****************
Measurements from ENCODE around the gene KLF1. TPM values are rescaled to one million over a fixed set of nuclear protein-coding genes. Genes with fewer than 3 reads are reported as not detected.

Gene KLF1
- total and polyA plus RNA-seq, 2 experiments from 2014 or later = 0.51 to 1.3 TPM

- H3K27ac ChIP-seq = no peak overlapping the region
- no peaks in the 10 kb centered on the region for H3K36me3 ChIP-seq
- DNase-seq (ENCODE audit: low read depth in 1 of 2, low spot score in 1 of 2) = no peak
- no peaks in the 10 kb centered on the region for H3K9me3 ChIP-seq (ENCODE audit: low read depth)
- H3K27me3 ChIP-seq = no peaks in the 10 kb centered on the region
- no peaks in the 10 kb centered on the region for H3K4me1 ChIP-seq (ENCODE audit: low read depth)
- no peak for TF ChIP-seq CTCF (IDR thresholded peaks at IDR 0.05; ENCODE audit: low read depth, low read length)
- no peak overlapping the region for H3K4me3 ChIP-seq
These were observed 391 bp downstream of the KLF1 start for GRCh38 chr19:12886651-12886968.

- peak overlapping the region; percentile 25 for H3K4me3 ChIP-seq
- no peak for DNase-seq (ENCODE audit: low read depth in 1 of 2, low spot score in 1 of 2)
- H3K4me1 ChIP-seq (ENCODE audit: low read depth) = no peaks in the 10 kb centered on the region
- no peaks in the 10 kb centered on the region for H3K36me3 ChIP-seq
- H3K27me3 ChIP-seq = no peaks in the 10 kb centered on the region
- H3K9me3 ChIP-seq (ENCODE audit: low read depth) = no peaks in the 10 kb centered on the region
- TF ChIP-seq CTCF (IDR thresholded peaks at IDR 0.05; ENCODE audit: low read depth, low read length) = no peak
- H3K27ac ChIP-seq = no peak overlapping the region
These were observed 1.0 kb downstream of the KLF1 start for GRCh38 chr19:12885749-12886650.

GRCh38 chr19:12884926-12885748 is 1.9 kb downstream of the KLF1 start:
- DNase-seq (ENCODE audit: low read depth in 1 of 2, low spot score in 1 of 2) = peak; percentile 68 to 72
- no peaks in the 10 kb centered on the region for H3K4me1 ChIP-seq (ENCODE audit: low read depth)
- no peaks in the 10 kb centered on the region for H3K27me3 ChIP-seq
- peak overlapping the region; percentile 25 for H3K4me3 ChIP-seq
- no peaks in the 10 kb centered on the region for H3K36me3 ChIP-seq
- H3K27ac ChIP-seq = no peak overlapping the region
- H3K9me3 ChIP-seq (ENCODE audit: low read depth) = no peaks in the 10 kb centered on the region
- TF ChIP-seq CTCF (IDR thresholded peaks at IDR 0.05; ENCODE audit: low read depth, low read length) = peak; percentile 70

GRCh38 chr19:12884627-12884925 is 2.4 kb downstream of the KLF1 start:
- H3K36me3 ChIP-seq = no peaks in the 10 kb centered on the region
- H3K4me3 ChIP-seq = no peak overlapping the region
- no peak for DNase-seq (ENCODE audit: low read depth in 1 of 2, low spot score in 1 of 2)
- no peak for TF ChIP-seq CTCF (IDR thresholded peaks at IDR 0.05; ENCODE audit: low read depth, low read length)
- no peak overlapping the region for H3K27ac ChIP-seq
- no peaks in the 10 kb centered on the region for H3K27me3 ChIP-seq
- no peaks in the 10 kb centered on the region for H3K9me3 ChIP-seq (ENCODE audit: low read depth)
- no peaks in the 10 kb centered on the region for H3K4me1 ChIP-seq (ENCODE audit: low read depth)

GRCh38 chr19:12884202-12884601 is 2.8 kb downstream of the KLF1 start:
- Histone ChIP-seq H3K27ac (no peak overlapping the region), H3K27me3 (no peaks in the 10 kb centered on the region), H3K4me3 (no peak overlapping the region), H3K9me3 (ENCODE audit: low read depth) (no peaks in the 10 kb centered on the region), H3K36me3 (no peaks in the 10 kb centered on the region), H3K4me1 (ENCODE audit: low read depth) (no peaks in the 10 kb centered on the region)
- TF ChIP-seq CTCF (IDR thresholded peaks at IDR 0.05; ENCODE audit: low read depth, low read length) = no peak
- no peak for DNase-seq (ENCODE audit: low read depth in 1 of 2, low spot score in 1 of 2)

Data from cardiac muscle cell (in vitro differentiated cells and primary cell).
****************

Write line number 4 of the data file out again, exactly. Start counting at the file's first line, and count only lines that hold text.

- H3K27ac ChIP-seq = no peak overlapping the region